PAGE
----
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Benefits of Slow

Benefits of Slow

Have you ever struggled with being slow?  Did you ever wish that you were speedier and arrived at the finish line of a project or competition quicker?

There have been innumerable occasions when I’ve bemoaned the fact that I’m slow.  For example, when I was in elementary school, I was almost the slowest runner in my class. That wasn’t enjoyable at Field Day every year, nor when I was often tagged out in a kickball game.  In high school, I was one of the slowest members on my basketball team – eventually, I lumbered my way down to where I was supposed to be.

I’m also a slow reader.  I have friends who read three or four books to every one book that I get read.  Sometimes, my friends try to help me feel good about my reading speed by telling me that I’m thorough and that I have amazing comprehension or retention.  Maybe that’s true, but the reality is that I’m a slow reader.

While I’ve often thought that being slow wasn’t good, I’m also seeing that there are some good benefits to speeds that are less than zippy.  For example, with my slow reading, I find that I absorb and digest stuff, specifically from the Bible, more thoroughly.  Being slow with reading the Bible also helps me to have deeper insights and reflections.  To this end, I purposefully slow down even more (reading the Hebrew or Greek) so that I can more wholly be present with what I’m reading rather than blazing past the content in high accomplishment mode.

I’m also coming to appreciate that being slow in my relationships can help me to avoid hurts and misunderstandings that I’ve often experienced with hasty friendships.  Indeed, some of my best relationships have the longest runways.  In contrast, my speedy friendships have often included hurtful conflicts and poor communication.

To this end, I think it’s really helpful to keep a long game perspective in our relationships, particularly with God.  The long game can be more rewarding in contrast to short term transactions and pious compliances.  Being with God can often be more fulfilling in the long run, than various short term speedy accomplishments.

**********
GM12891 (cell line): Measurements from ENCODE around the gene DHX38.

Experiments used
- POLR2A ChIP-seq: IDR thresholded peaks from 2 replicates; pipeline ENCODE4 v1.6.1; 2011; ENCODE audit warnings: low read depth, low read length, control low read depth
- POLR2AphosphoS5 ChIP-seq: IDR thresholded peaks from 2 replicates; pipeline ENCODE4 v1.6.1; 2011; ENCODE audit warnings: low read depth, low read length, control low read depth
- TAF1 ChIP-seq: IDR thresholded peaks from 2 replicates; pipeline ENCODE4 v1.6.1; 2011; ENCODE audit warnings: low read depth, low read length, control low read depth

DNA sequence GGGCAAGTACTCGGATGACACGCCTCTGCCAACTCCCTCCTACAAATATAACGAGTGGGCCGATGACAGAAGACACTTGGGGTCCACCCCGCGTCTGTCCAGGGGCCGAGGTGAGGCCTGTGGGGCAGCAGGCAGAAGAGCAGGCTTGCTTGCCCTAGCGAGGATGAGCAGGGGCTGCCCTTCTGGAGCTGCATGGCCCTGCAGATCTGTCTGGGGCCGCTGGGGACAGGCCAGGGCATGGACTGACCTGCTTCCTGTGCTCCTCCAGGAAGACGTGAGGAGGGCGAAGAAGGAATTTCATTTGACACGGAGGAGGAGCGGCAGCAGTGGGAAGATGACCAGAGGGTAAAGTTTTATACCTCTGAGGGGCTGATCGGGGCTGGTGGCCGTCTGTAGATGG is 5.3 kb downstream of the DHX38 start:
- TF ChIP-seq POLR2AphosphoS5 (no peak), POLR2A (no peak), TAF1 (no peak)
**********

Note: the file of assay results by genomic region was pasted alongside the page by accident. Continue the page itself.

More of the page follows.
Finally, with all this consideration related to speed and being slow, I’m reminded of what it says in Psalm 27:14, “Wait for the Lord; Be strong and let your heart take courage; Yes, wait for the Lord.”  While we don’t know exactly what was happening to David when he wrote this Psalm, we see David acknowledging God to be his help, protection, strength and hope throughout all of this Psalm.  David’s final words, in verse fourteen, emphasize waiting on God.

It’s important for us to spend some moments thinking about David’s words, where he tells us to wait on God.  This is essential because we live in a “microwave world” where speed and efficiency are tools for accomplishment and value.  But let’s recognize and value that taking time, marinading, waiting, slowing down and both reflective and methodical pacing are vital ingredients for both maturation and a deeply satisfying life.  Sometimes, speed can be the enemy to deep fulfillment. 


Sarah Bowling is on a mission to connect every one with the heart of God while loving those who are overlooked, excluded, and ignored. Her unshakable conviction that unconditional love transforms everything, permeates every message, and connects individuals to the heart of God. Sarah aspires to facilitate this connection by equipping people with resources and tools that empower them to walk in an intimate and vibrant relationship with God. Author of the book Hey God, Can We Talk?

Sarah is a powerful scholar and spirit-led teacher with a gift to articulate and connect God's life-giving revelation to our modern moment. Her passion takes her many places around the world to bring lasting change to each of us with the transforming love of God. Sarah also co-hosts a daily television program, Today with Marilyn & Sarah.


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